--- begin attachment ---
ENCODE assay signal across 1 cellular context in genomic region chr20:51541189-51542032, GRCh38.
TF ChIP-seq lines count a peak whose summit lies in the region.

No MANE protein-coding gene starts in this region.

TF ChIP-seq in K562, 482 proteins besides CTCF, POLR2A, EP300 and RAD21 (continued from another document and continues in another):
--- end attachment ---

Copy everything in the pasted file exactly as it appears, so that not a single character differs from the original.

ENCODE assay signal across 1 cellular context in genomic region chr20:51541189-51542032, GRCh38.
TF ChIP-seq lines count a peak whose summit lies in the region.

No MANE protein-coding gene starts in this region.

TF ChIP-seq in K562, 482 proteins besides CTCF, POLR2A, EP300 and RAD21 (continued from another document and continues in another):